What Causes Yellow Teeth?
At this time of year, people take lots of photos. Thanks to the many filters available in the various sharing apps, you can virtually whiten your teeth. But what about the way your teeth appear in real life? If your teeth look yellow, one of these things might be the culprit.
Teeth are naturally a slightly off-white color. Over time, they may begin to appear darker with a yellowish or grey tinge due to stains on the surface. These external stains become embedded in the teeth over time and do not simply polish away with whitening toothpaste or a professional teeth cleaning.
The biggest culprits for external staining are dark substances that we allow to come in contact with the teeth, mainly beverages. Drinks like coffee, tea, red wine, and sodas are the most common teeth-stainers. Not only are they dark in color, they are all acidic. The acids in these beverages cause a surface-layer softening of enamel, which makes stains stick more easily.
Smoking anything causes stains to collect on the teeth. Specifically, smoking cigarettes will cause a yellowing of the teeth and a dark brown stain on bacterial buildup. Smoking marijuana leaves a greyish-green stain on bacterial buildup on the teeth. The good news is that stained bacterial buildup is easily removed during a professional teeth cleaning with your dental hygienist. The staining of the teeth themselves may improve a little with the polishing during a teeth cleaning, but is not actually removed.
Smoking is particularly effective at teeth staining because it dries out the mouth. Saliva helps flush away dark pigments and strengthens (re-hardens) the teeth after acidic damage. Without saliva, the teeth are much more susceptible to stains.
One aspect of the teeth that can predispose a person to more external staining than another person is the specific surface texture of the teeth. Enamel should be glossy smooth, like glass. This helps it resist buildup of plaque and stains. Some people have enamel with a rougher texture, either pitted or ridged, which makes it easier for stains to collect. If your teeth seem to stain very quickly after a professional teeth cleaning, talk to Dr. Ann and Dr. Lauren about what options are available for changing the surface texture of your enamel.
So while you have some control over the external staining by avoiding those staining substances described above, you do not have any control over the internal changes that occur in your teeth. In general, everyone’s teeth become more yellow or darker over time. This is because there is a natural process of aging that takes place in the teeth that makes them darker.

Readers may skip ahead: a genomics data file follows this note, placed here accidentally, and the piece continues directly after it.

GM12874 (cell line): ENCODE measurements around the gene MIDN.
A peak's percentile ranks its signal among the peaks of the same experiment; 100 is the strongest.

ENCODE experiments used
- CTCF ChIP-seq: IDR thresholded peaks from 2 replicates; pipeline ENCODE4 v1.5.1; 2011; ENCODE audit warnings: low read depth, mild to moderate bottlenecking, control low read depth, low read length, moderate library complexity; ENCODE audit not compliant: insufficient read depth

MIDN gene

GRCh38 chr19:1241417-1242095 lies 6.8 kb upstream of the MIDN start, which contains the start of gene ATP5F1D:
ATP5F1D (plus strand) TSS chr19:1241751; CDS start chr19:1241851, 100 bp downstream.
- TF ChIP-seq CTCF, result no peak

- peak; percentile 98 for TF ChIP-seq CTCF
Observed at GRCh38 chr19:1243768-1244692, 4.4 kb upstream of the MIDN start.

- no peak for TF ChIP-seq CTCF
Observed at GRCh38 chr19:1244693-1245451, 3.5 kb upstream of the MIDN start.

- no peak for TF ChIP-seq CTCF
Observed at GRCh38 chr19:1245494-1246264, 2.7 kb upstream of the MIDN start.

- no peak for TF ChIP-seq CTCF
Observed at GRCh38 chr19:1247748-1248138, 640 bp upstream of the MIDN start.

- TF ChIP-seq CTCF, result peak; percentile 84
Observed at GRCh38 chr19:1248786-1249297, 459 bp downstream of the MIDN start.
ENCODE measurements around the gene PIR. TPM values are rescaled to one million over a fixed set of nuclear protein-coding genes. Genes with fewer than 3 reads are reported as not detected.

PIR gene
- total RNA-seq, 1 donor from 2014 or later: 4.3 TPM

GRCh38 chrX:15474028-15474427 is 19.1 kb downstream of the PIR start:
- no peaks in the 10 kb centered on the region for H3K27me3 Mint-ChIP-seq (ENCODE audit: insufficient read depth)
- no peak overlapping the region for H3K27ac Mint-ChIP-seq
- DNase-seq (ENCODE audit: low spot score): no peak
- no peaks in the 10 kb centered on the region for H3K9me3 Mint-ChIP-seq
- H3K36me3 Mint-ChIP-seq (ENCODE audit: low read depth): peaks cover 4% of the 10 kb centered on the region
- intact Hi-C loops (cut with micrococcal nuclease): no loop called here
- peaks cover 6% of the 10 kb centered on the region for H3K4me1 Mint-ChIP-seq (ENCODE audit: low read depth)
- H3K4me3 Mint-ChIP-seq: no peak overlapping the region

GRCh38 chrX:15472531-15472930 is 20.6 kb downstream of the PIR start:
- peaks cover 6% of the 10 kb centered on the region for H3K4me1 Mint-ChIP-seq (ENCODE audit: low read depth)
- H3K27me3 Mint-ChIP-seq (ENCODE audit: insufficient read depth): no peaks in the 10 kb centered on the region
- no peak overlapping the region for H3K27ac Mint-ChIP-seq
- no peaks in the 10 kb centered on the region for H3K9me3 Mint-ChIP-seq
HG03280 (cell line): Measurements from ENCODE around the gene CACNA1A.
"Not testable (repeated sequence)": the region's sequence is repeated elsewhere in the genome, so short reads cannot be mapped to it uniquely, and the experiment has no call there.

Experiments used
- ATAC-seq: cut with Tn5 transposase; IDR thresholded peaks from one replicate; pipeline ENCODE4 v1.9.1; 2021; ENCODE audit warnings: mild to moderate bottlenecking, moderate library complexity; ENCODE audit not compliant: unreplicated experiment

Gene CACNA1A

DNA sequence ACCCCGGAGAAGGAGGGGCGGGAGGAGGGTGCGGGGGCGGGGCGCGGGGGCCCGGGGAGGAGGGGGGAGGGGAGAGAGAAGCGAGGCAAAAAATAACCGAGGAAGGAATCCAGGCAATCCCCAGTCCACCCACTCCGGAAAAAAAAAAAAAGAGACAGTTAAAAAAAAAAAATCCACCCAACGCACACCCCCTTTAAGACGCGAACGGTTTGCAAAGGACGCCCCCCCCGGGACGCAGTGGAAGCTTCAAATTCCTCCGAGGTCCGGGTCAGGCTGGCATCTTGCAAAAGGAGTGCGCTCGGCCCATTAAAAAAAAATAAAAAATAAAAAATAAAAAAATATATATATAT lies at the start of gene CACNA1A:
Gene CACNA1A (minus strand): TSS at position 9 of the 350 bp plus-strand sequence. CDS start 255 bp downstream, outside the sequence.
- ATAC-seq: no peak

Enamel is the only part of a tooth that is close to white in color. The underlying core structure of the tooth (called dentin) is yellow. Enamel is relatively thin, so there is typically some show-through of dentin. As we age, the dentin, beneath the enamel, naturally thickens becoming more yellow and opaque. In most people, at the same time, the enamel is thinning. The thinning of enamel is the result of both mechanical and chemical damage to the teeth with normal use over time. So the thin outer shell of off-white enamel gets thinner, and the thick, yellow dentin gets thicker. The overall result is teeth that are yellower.
How to Brighten Yellow Teeth
The good news is that teeth yellowed from both external staining and internal changes do respond well to professional teeth whitening. Here are some tips for brightening yellow or dingy-looking teeth.
You can actually take several steps at home to improve the appearance of your smile.
- First, avoid the things we listed above that cause external staining. Reduce your intake of those darkly colored beverages, and stop smoking!
- When you do have those beverages, follow up with a quick rinse of plain tap water. This flushes away excess liquid from the dark drinks and helps to quickly re-neutralize any acid in the mouth.
- Chew sugar-free gum after having these acidic drinks to naturally stimulate saliva production.
- Begin using an electric toothbrush (better polishing ability) and a whitening toothpaste. If your teeth are sensitive, you should ask Dr. Ann and Dr. Lauren before trying this. In many cases, whitening toothpaste can make the teeth more sensitive.
- Try an over-the-counter teeth-whitening product. Crest Whitestrips are probably the simplest and most effective. They are an inexpensive and convenient way to try to boost your smile.
At the Dentist
There are two important ways to brighten your smile at Designer Smiles. The first should be a part of your dental care routine anyway, and the second is optional.
- Consistent Professional Teeth Cleanings – When you see our dental hygienists for teeth cleanings on a regular basis, they polish away the surface stains on your teeth before they begin to seep deep within the tooth. The polishing also smooths the surface texture of the teeth, leaving them shiny and more resistant to staining. By keeping consistent professional teeth cleaning appointments, your teeth will be whiter over your lifespan.
- Professional Teeth Whitening – If you are already doing all of the above and are still unhappy with the color of your teeth, then it is time to consider professional teeth whitening. With our simple take-home kit, you will achieve noticeably whiter teeth within a week or less.
More Questions about Yellow Teeth?
Call Designer Smiles to set up a teeth whitening consultation visit with Dr. Ann and Dr. Lauren. They can assess your current situation and recommend a regimen that will give you the best results.